Renaissance artists often pictured John the Baptist and Jesus as cute-as-can-be-infants together as cousins. Mark has none of it! In his gospel, John is a full-grown, wild-eyed prophet with divine fire in his heart!
As our human imagination fails us in picturing that which we have not yet seen, as with our earth before the Apollo missions or the universe before Hubble, so it is with God. Our images of God were so feeble compared to the reality of "God Among Us", Jesus Christ.
We can learn from television's domestic diva how to set a perfect Thanksgiving table and how to cook the perfect Thanksgiving turkey, but it is easy to find we have celebrated the great feast of Thanksgiving without much giving of thanks. Today's parable from Matthew's Gospel helps pull us back to the foundational attitudes of the heart that put the "thanks" back into Thanksgiving.
"Practice what you preach!" Great advice, but so hard to live. In fact, how could we actually, fully practice what we preach when what we preach, profess, proclaim, and teach is this beautiful Way of Jesus? We fail at it all the time! So what is to be done...not preach? Maybe not...look to Paul who knows he is a fragile vessel of the Word of God, yet proclaims it anyway!
This is a tough parable for many of us...it has some big twists that leave us scratching our heads. Once told, we can't help but wonder why the one guy who came in from the street was summarily thrown out of the King's wedding feas for his son. Hmmm...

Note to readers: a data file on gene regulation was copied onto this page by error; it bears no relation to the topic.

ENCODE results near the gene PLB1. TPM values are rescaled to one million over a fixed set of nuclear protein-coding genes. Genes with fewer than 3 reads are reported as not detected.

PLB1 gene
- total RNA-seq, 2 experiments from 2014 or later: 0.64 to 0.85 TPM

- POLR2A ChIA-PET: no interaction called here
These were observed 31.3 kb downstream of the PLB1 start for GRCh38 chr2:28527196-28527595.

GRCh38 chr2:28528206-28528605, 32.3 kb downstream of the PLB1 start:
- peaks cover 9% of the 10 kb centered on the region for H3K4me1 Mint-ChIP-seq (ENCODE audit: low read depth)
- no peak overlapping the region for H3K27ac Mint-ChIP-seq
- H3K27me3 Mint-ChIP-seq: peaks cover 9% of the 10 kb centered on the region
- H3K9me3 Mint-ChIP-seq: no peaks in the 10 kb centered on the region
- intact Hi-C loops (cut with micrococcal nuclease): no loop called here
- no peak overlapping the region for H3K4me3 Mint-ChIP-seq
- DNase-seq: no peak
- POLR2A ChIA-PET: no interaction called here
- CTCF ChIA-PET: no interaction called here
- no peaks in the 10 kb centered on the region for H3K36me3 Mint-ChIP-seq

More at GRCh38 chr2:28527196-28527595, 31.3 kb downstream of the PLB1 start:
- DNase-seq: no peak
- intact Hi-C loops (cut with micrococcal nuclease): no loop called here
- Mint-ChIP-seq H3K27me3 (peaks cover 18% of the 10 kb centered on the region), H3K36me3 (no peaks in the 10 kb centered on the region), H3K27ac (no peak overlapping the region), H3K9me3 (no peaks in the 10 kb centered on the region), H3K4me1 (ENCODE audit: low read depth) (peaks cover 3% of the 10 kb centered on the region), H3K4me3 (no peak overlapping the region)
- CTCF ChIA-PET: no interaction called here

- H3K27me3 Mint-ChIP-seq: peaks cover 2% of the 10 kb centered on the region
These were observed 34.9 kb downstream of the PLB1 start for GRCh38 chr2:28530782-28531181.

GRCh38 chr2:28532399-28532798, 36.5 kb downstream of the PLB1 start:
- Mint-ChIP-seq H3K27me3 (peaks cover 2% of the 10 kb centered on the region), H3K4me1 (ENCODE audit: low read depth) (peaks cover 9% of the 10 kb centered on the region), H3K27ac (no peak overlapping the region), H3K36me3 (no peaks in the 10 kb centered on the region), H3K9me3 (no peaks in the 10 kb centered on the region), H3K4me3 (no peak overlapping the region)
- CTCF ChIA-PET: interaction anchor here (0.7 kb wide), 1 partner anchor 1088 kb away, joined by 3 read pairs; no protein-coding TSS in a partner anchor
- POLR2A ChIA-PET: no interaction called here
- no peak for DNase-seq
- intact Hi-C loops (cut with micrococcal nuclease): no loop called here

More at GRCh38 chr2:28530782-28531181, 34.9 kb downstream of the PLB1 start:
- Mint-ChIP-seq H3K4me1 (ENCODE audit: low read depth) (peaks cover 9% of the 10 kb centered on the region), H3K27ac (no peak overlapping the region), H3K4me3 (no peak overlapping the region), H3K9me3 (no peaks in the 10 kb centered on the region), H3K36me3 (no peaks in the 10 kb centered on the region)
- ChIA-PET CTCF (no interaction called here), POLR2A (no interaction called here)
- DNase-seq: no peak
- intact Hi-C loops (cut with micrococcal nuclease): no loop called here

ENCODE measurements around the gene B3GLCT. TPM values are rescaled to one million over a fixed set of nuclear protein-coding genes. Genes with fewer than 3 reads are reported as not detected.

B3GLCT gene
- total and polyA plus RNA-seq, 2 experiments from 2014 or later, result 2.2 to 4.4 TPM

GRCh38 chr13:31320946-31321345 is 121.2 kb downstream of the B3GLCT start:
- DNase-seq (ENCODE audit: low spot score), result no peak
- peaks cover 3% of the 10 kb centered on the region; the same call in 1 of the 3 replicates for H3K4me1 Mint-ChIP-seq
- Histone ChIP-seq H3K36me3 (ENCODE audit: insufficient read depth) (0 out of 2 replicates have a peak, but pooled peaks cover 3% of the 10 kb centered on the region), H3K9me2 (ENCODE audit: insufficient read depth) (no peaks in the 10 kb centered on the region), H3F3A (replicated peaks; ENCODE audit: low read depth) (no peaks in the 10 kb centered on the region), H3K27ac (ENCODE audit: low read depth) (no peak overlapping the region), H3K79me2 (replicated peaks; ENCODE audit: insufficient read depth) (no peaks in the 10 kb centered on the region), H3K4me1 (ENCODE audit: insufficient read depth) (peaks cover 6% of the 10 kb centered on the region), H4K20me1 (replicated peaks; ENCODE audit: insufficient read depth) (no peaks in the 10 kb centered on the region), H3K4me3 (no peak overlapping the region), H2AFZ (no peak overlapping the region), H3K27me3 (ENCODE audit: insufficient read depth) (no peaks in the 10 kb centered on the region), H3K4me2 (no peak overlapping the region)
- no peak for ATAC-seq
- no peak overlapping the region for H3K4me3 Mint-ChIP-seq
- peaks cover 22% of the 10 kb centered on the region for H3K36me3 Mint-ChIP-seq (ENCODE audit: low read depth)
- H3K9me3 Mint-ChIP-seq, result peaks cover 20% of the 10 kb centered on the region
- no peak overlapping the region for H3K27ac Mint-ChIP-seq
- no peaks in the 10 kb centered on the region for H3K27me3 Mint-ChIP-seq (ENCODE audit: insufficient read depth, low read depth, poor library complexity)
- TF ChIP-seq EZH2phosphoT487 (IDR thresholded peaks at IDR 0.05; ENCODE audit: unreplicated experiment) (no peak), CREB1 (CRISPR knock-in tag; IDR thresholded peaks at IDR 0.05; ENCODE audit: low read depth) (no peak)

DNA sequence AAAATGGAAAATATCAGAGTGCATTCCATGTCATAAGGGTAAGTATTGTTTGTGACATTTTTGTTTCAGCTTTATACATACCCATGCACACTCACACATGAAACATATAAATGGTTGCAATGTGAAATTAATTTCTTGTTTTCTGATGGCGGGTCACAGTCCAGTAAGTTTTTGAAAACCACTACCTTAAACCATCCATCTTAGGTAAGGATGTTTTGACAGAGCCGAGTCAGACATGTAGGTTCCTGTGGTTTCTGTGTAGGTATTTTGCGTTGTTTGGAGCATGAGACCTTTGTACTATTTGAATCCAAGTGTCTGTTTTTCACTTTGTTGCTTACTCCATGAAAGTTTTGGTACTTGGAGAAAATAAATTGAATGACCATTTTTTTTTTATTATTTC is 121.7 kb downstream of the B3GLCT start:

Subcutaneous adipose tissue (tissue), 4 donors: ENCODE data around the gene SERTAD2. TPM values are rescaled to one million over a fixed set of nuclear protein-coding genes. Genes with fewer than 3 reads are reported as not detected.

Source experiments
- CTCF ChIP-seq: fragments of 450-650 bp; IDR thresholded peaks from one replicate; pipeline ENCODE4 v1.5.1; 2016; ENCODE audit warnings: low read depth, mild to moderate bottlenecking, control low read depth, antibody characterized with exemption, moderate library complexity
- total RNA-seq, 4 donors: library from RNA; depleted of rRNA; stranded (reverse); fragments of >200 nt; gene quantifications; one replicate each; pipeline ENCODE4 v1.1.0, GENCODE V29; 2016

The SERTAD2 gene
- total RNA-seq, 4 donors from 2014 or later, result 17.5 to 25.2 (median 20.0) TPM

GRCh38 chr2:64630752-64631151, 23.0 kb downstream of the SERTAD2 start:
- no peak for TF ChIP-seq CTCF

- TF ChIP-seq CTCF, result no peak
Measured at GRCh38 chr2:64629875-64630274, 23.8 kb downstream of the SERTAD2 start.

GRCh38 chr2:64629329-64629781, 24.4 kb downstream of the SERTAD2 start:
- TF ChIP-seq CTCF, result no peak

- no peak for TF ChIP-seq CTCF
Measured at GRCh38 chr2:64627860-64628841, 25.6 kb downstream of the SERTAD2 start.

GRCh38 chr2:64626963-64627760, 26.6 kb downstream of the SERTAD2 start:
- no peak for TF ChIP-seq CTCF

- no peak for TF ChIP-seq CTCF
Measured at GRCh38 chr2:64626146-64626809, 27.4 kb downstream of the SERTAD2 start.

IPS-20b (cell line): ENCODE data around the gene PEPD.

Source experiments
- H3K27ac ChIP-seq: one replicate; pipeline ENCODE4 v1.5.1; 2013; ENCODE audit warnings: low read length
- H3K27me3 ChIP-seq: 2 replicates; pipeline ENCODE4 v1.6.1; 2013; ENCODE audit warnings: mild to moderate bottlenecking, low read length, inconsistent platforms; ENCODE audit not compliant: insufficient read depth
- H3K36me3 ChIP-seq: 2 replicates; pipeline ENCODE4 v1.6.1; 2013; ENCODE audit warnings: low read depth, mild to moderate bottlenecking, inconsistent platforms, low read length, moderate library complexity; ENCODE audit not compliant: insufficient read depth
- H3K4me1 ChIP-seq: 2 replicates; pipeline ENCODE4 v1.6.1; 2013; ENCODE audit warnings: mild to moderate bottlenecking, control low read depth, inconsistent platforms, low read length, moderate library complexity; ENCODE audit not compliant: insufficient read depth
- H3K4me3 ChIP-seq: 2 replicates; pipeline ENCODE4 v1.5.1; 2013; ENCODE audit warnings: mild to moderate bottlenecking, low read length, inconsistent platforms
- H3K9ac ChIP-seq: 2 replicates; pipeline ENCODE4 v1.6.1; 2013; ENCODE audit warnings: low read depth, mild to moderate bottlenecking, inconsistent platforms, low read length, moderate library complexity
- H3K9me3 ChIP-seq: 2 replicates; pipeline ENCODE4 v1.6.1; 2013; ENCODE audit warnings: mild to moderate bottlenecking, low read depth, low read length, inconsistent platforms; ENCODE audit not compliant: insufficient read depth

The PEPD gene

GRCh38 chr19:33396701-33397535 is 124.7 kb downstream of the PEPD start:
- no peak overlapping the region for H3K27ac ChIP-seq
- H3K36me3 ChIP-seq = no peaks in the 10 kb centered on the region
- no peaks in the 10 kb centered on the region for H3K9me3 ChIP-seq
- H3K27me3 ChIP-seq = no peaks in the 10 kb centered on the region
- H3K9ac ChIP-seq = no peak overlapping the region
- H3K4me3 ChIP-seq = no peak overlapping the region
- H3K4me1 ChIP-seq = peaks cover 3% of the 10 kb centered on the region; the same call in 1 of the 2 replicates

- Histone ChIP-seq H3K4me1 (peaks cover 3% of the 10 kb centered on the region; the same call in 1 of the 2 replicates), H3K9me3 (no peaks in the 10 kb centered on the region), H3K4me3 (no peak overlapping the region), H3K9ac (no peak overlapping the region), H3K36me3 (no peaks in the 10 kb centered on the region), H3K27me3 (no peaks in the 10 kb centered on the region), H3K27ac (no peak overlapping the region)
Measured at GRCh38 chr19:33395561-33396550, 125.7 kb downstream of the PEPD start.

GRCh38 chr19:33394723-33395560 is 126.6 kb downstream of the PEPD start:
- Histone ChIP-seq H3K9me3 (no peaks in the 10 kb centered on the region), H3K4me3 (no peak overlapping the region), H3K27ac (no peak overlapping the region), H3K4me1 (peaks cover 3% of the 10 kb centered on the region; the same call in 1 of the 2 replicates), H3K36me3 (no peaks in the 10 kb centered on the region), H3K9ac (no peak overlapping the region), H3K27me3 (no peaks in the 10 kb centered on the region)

The three consecutive vineyard parables of Matthew's Gospel culminate today in the most challenging of all. Jesus lets the Jerusalem big-shots have it with this third tale to be staged in a vineyard.
A lot of folks don't like today's parable from Jesus! It is just not fair...it is just not just, that those who work one hour get paid the same as those who work eight or ten! But is this really the point of Jesus' parable? Nope!
With a school community not far from us having just experienced the horror of a "school shooting" (one student lost, three others injured), today's readings are very much apropos to the hard realities of the human heart's dark side...and a serious examination of our own hearts. Do we ourselves "hug tight" wrath, anger, and vengeance or do we follow the way of Jesus: praying for our persecutors and asking the Father to forgive them for they do not know what they do?
Peter is among those who see life as a big bowl of cherries, or at least so it seems from today's Gospel. He cannot abide the thought of Jesus (or himself) having to endure suffering, humiliation, death itself. Jesus challenges his "bowl of cherries" mentality...and ours...by calling Peter...and us...to bear our crosses with self-giving love and thus transform them into trees of life.